"Ted Cruz is very smart – though the U.S. Senator from Texas strikes me as suffering from the worst political disease of all, the I’m-the-smartest-guy-in-the-room malady. And frankly – would you really trust somebody who boasts that he has memorized the entire Constitution?" Okay, I'm game. Care to cite any specific examples of this "smartest guy" malady, Mr. Power? Opposition to the amnesty bill? Opposition to the recently approved budget bills (that members only had a few hours to read several thousands of pages before voting), which only served to jack up the national debt even further? Calling out Senate Majority Leader Mitch McConnell on the floor of the US Senate for his backroom dealings that brought about the above mentioned bills? This Bridge reader would really like to know. OABTW, I have to give Sen. Cruz credit for even bothering to read the Constitution. Unlike the embarrassments that we have in the Michigan delegation who cite things like the "good and welfare" clause to justify their votes, propose legislation that benefited foreign automakers (i.e. Cash for Clunkers), make Americans purchase a product as a condition of citizenship (i.e. Obamacare) , freely supported handing out billions to foreign countries so that they will be friendly with us (i.e. Iranian Nuclear Deal), regularly supported programs that invade upon the very privacy of every Americans (i.e. US PATRIOT Act & PRISM program), feel that allowing into our country even one ISIL terrorist is acceptable (i.e. Syrian "refugee" program) or dutifully supporting blatantly crony capitalist programs which do not support the average American in any way, shape or form (i.e. last fall's Export-Import Bank reauthorization surprise vote). Michigan would be far better off economically if the people who are elected to go to Washington, actually knew what their job was before setting one foot into the Capitol Building.
Rich
Tue, 02/02/2016 - 9:49am
Don't bother arguing with Phil. Bridge is more partisan than congress.
David
Tue, 02/02/2016 - 12:48pm
Not much to disagree with. No doubt the subscribers to Hate Radio will have a different reaction, but then that's part of the tribalism that has warped the political process for as long as I can remember.
Matt
Wed, 02/03/2016 - 1:48pm
Phil, One thing that you had to find impressive was that Cruz (with Paul) had the guts to tell Iowa that ethanol is a crappy deal for the environment and the entire country and wouldn't support it. I never noticed Hillary admitting that Social Security and perpetual budget deficits are unsustainable even with Bernie wanting to make it worse. And given that Cruz is a constitutional lawyer is it that big of a stretch that he'd have memorized? It's not that long. Stylistically he's a bit disconcerting but then again our nation has clearly decided that any shred institutional experience and success is not relevant to being a president so what do we know?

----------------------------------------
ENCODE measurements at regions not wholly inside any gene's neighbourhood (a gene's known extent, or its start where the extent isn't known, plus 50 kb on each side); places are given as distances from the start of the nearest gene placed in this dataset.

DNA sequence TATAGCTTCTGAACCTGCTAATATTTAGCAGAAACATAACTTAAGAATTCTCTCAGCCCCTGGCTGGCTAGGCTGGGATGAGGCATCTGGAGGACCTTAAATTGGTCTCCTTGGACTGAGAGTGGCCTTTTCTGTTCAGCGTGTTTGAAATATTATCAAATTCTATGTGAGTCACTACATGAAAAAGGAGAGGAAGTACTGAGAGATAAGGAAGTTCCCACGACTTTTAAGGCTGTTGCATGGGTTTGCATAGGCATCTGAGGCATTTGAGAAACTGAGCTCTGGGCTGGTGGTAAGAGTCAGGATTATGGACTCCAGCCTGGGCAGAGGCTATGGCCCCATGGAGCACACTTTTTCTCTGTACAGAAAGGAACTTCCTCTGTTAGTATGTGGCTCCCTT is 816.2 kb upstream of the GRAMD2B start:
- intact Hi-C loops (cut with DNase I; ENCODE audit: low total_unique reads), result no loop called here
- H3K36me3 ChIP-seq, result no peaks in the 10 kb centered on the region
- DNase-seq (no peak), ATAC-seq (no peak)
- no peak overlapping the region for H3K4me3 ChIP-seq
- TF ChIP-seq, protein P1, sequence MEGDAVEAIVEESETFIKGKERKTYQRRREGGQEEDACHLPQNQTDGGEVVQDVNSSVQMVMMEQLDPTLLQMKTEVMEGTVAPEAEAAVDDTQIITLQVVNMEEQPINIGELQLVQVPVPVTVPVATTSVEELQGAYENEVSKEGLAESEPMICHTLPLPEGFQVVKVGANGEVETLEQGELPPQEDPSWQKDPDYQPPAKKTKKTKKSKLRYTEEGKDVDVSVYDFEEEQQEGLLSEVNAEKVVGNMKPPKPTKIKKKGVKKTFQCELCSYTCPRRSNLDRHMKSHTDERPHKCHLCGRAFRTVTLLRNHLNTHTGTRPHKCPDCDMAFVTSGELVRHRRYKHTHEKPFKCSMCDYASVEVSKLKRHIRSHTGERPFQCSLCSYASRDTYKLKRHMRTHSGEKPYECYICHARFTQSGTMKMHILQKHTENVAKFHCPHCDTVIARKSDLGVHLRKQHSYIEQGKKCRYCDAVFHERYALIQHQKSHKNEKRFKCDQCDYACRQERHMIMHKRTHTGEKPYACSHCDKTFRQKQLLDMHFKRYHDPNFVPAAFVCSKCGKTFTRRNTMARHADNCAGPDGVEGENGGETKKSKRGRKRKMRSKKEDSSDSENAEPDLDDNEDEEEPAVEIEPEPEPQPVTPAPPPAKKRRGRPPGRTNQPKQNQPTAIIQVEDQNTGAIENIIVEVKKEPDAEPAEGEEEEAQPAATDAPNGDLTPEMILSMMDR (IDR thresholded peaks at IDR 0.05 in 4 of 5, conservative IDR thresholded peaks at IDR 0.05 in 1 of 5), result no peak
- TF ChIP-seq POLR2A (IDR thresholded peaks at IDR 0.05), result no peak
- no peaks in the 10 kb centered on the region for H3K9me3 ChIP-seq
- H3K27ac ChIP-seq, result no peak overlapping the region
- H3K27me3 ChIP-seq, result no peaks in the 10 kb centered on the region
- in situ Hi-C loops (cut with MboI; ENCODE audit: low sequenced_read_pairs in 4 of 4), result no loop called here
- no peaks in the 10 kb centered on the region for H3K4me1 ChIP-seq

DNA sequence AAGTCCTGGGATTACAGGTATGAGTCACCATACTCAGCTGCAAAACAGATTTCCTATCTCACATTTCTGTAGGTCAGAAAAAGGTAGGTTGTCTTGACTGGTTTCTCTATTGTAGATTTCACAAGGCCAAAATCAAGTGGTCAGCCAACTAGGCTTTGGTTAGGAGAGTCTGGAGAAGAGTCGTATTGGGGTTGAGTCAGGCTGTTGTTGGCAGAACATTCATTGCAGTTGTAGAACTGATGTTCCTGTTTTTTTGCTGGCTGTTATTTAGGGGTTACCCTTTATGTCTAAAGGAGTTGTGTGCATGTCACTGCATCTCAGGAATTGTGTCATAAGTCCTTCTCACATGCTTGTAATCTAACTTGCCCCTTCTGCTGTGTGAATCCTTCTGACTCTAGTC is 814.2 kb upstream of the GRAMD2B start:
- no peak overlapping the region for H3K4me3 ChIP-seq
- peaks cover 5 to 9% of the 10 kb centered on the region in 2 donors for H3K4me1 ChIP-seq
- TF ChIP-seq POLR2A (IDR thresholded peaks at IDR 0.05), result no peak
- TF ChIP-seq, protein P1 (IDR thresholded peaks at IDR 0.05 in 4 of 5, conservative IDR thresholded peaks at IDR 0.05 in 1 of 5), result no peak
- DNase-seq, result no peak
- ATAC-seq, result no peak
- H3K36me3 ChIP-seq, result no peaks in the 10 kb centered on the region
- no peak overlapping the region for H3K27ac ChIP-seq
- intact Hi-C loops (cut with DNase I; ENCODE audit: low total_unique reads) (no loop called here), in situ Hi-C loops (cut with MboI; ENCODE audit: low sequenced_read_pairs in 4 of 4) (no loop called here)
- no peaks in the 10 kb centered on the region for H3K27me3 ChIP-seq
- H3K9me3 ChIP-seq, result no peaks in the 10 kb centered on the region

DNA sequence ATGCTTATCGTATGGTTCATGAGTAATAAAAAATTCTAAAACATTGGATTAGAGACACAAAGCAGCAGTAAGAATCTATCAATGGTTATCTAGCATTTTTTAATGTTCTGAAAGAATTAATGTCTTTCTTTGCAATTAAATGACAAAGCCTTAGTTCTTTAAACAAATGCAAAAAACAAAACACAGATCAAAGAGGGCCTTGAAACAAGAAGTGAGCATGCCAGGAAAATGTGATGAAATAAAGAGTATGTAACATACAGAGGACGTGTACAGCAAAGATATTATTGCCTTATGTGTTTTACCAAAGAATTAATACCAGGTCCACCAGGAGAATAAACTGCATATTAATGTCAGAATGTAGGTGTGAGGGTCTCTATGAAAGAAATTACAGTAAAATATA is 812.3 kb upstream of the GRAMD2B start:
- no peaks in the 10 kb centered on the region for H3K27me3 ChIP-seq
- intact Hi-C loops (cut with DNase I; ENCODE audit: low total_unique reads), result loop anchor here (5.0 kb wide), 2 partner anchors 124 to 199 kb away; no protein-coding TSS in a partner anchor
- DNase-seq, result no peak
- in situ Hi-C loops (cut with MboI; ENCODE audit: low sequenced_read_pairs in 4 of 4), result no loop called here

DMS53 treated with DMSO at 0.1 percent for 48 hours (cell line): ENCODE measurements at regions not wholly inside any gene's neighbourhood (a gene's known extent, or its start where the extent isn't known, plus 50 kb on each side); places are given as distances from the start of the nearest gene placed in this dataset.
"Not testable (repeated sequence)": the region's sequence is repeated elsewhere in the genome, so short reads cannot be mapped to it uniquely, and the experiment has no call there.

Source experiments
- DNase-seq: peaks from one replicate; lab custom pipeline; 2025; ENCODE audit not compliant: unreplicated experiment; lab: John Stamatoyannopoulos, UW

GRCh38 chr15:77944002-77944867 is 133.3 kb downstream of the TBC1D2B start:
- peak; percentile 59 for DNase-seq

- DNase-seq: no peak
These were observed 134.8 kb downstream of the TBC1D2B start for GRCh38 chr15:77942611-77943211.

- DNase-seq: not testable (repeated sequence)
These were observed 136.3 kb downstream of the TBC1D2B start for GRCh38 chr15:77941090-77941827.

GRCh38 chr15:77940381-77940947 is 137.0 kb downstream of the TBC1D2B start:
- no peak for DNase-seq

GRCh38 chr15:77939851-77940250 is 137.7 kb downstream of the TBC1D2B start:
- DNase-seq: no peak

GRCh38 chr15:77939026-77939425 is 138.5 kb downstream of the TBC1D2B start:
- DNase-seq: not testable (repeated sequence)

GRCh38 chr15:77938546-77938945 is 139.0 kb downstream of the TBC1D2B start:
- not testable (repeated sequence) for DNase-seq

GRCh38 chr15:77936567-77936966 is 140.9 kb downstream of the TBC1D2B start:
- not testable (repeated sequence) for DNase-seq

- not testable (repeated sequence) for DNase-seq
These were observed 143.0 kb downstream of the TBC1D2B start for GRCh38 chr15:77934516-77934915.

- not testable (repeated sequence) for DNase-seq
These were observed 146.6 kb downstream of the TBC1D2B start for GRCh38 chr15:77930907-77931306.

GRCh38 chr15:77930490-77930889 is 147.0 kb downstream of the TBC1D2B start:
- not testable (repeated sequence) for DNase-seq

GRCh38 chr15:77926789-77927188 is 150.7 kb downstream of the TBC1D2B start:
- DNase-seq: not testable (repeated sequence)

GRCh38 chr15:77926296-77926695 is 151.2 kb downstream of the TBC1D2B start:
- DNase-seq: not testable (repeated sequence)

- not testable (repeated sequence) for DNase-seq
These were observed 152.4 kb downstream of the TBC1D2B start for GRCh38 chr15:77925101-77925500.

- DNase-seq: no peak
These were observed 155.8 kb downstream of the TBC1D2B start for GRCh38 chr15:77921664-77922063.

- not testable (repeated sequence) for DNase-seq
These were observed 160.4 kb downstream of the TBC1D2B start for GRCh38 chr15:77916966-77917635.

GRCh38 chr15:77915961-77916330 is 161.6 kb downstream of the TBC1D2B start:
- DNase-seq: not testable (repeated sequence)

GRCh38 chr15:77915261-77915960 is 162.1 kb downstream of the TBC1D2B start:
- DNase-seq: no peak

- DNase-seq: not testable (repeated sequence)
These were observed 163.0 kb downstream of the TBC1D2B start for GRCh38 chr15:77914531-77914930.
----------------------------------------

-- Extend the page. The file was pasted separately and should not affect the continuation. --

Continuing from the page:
Duane
Thu, 02/04/2016 - 11:20am
“To me, the only surprise is that this constituency hasn’t gone Democratic,” To me the only surprise is that Mr. Power was surprised. What else could he expect since the media shows no interest past the ’30 second’ response. When was the last time the media showed an interest in a political approach to issues/problems? When has Mr. Power talked about criteria for assessing a political candidate or political Party on any issue/problem? As for FDR and the New Dealers I wonder if Mr. Power has looked past the political rhetoric to see how and why they were forced to accept their failed approach and why/how the US recovery from the Great Depression happened and why it was delayed. If he had, he may have found that the most disappointing recovery since the Great Depression has been created because the politicians didn’t try to learn from the recoveries since the Great Depression. If Mr. Power is truly disappointed in the current crop of Presidential candidates and the lack a political direction then he should let go of the politics of his youth when the political ‘elite’ were supposed to have all the answers and start today listening to people/readers for effective answers, he could find hope and a way to gain the quality of candidates he only wishes for. He could start by turning his column into a structured conversation with readers’ for ideas about how to assess candidates and political direction. We are an exceptional nation not because of a political or media ‘elite’, we are exceptional because of the people’s willingness to work, to think, to deliver results.
Barb OK
Sat, 02/06/2016 - 9:16pm
Re: Republicans: Phil, do you think we're reaping the consequences of Republican opposition to the Common Core, with its inclusion of Critical Thinking Skills? In fact, of opposition to such thinking for many years since Reagon? Old-time Republicans like Bill Milliken must be beside themselves, and John Hannah must be turning over in his grave. Trump's disregard for the facts and Cruz' similarities to Joe McCarthy are frightening. As for the Democrats, speaking as one, I like both Clinton and Sanders. I fear that Sanders is too much like McCarthy and McGovern (both of whom I volunteered for), but I also fear a horribly negative, nasty campaign if Clinton is nominated (unlike the very civil, issue-oriented debate Thursday)--which, I fear, would further deeply wound the whole concept of electoral politics in the United States.